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Insight Center: Publications

Michigan Releases Interim Rules for Adult Recreational Marijuana Industry

Client Alert

Author: Brett M. Gelbord

Michigan Releases Interim Rules for Adult Recreational Marijuana Industry

In December 2018, Michigan joined the growing ranks of U.S. states that have legalized the adult use of marijuana for recreational purposes (Adult Use). Michigan has long had a medical marijuana industry, but the law and rules governing the Adult Use market are separate and distinct from the medical marijuana framework. Michigan’s Marijuana Regulatory Agency (MRA) is tasked with promulgating and enforcing the state’s Adult Use rules. On July 3, the MRA released a set of interim rules, called “Emergency Rules,” that will be in effect for six months.

The MRA will begin accepting applications for Adult Use cannabis business licenses on November 1, 2019. In the meantime, the Emergency Rules have been released to give potential licensees time to get themselves prepared to submit applications. One major caveat for potential Michigan cannabis enterprises, however, is that the MRA’s Emergency Rules only allow for applications from Michigan residents that are currently licensed under the state’s preexisting medical marijuana laws. That prohibition against new and foreign market participants will stay in effect until December 6, 2021. After that, the application process opens up to everyone.

Another notable feature of the Emergency Rules is the focus on achieving a level of racial and economic diversity in the individual business people comprising the market participants. To achieve this, the Emergency Rules remove the capitalization requirements for new businesses that were part of the medical marijuana law. The Emergency Rules also require both the state and new license applicants to provide “a social equity plan detailing a plan to promote and encourage participation in the marihuana industry by people from communities that have been disproportionately impacted by marihuana prohibition and enforcement and to positively impact those communities.” This adds a commendable but potentially complicated step to the application process, and applicants should be prepared to build and execute on a social equity plan related to their business ambitions.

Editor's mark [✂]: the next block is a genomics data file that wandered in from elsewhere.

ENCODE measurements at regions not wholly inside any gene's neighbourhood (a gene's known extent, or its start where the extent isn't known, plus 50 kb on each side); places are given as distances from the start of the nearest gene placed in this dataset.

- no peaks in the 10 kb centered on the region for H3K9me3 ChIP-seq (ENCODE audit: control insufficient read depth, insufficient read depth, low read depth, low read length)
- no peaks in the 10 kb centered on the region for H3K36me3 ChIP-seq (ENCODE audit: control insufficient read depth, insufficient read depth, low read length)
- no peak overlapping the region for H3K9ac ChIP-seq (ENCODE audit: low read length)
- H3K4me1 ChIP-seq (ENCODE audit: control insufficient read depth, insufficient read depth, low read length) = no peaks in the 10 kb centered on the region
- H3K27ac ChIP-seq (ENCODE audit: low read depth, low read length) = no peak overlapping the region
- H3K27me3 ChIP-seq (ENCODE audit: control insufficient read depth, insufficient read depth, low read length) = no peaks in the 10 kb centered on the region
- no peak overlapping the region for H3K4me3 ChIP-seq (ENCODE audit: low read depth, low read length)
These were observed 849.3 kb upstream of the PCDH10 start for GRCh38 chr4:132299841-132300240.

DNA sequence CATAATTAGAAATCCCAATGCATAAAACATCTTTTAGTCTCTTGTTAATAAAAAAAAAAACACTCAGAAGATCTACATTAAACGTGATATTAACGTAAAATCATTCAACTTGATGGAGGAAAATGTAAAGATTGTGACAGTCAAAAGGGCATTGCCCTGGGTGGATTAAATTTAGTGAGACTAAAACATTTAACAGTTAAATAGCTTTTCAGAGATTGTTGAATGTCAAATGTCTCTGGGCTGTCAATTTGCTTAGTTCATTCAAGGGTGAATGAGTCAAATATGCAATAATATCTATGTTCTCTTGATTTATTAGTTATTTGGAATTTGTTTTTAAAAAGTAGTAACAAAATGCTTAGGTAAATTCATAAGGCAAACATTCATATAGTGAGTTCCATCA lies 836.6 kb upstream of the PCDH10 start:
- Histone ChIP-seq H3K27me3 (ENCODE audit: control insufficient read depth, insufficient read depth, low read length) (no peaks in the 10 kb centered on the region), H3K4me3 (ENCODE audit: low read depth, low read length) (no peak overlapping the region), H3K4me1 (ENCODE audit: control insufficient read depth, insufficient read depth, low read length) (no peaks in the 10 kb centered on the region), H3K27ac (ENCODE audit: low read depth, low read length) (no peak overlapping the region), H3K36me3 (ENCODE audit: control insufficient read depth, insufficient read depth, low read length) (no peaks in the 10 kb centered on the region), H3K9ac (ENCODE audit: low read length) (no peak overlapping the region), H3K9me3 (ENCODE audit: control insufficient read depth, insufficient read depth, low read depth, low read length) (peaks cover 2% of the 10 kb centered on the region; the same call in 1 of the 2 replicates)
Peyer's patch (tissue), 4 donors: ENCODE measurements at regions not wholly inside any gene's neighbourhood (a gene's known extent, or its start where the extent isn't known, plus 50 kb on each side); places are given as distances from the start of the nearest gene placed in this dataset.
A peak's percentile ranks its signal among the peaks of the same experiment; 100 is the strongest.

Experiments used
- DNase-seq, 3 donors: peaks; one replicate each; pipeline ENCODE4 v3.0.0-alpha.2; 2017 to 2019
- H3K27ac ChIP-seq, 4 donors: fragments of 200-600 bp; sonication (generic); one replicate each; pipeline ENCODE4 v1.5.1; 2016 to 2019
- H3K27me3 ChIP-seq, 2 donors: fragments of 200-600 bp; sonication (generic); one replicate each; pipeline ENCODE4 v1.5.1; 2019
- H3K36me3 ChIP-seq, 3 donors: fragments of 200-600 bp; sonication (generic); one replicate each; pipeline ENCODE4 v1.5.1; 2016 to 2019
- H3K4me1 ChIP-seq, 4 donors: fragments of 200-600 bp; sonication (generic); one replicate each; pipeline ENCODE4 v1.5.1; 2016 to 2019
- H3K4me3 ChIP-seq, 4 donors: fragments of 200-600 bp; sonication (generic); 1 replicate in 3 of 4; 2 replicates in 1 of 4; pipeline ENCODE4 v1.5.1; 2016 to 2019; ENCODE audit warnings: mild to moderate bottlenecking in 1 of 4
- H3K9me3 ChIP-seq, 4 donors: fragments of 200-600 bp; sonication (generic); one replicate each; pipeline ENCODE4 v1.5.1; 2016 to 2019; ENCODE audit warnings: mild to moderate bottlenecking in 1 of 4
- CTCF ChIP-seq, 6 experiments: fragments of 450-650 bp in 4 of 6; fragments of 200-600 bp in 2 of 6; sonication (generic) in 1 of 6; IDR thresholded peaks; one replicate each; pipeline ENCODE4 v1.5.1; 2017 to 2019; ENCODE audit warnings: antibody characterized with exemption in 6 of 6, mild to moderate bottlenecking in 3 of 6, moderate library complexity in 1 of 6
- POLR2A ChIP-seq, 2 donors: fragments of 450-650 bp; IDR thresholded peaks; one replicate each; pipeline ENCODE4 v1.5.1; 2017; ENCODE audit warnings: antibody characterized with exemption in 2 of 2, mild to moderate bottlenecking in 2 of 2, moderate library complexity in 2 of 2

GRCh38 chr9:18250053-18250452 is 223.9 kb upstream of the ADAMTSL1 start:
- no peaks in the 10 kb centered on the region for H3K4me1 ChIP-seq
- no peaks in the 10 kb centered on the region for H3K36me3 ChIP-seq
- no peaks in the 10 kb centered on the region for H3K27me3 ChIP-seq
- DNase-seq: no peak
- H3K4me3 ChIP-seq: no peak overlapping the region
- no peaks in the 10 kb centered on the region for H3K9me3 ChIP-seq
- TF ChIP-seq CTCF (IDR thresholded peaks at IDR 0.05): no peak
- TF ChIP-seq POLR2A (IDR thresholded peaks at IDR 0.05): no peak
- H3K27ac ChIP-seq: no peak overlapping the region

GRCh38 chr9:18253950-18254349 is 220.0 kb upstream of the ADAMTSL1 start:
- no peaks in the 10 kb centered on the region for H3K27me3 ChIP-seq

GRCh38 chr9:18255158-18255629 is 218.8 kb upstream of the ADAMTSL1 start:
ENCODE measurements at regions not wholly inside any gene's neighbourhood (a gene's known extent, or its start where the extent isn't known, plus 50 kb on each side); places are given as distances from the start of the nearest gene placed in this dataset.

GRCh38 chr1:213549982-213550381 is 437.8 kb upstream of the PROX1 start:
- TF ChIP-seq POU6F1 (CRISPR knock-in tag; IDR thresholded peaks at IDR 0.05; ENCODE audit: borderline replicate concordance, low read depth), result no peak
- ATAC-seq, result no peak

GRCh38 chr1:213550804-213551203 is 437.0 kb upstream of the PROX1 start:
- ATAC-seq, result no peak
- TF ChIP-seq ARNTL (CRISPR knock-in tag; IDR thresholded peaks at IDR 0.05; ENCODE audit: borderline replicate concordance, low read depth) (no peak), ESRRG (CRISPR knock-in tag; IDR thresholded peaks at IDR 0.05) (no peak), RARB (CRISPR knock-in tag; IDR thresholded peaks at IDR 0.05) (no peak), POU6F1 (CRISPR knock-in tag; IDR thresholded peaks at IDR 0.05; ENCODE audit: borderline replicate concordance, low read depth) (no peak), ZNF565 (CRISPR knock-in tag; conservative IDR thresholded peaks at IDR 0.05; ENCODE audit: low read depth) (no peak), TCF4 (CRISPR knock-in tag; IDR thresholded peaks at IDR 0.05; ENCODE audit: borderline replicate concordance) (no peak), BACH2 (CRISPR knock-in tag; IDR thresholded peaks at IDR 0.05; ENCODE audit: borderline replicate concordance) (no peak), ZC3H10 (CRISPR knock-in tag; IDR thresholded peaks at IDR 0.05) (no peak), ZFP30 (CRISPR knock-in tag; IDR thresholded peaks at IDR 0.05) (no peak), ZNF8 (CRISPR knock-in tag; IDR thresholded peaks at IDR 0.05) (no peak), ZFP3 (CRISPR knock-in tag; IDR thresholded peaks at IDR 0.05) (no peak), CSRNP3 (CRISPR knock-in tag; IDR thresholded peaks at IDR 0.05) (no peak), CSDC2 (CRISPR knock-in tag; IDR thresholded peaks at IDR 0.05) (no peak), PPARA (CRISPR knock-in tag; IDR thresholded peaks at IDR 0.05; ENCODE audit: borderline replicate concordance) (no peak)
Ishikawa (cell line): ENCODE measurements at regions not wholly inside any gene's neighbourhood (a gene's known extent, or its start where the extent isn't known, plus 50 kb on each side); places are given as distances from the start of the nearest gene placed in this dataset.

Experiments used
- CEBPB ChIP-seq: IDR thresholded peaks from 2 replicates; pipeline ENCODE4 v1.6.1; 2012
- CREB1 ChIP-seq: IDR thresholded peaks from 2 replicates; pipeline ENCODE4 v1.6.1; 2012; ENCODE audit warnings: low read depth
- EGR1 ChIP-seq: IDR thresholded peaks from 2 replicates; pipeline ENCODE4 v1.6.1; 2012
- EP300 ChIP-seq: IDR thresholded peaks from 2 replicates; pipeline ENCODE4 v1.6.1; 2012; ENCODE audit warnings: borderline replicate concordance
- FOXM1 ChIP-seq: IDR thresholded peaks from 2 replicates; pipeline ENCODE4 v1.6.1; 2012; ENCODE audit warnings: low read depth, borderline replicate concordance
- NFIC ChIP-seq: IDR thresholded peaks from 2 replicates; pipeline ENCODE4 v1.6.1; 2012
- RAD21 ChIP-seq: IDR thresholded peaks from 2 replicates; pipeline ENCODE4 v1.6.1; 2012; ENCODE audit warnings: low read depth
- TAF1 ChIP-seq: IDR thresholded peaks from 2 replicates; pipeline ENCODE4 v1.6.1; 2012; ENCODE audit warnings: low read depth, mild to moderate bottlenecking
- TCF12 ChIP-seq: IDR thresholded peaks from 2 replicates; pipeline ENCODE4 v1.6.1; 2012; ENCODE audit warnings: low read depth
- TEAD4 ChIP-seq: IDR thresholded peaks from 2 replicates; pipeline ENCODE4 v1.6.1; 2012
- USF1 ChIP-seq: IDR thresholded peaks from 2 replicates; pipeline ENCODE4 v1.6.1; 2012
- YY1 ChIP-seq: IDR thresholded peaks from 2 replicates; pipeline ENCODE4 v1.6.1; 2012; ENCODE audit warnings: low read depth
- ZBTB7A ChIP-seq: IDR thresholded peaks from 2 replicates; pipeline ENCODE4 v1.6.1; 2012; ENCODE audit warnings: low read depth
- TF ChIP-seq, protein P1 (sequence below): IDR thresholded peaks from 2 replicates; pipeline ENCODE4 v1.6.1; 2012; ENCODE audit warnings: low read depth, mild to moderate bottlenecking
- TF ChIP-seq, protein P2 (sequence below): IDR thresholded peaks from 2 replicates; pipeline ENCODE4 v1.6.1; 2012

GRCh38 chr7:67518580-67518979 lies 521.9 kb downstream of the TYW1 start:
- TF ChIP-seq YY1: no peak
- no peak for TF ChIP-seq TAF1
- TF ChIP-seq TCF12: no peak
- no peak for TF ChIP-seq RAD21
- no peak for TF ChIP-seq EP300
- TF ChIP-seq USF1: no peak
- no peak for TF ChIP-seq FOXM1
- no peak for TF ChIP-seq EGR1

From a nuts-and-bolts standpoint, licenses will be valid for one year, and then they are renewable annually. The initial application fee is $6,000, regardless of the type of license applied for, and then there is an additional license fee that varies from $1,000 to $40,000, depending on the type of license at issue. The annual renewal fee is dynamic and is tied to the volume of business done under the license in the previous year, so businesses that move more volume of marijuana and marijuana-infused products will pay a higher renewal fee than smaller operations.

The MRA has also established a multi-tiered system of licenses, with tight regulations around the transfer of marijuana products between the tiers. The main tiers are grower, processor, secure transport, safety compliance testing, retail and microbusiness. The MRA has also established several special licenses, such as temporary, event-based licenses and licenses for on-premises consumption.

The Emergency Rules also set forth procedures for hearings to dispute the denial of license applications and to challenge any fines or penalties imposed for violations of the rules.

The Emergency Rules provide a comprehensive roadmap for individuals and businesses contemplating participation in Michigan’s new Adult Use market. We will continue to monitor the MRA’s Adult Use announcements as we gear up for the November 1, 2019 opening of the application process.

The material in this publication was created as of the date set forth above and is based on laws, court decisions, administrative rulings and congressional materials that existed at that time, and should not be construed as legal advice or legal opinions on specific facts. The information in this publication is not intended to create, and the transmission and receipt of it does not constitute, a lawyer-client relationship.

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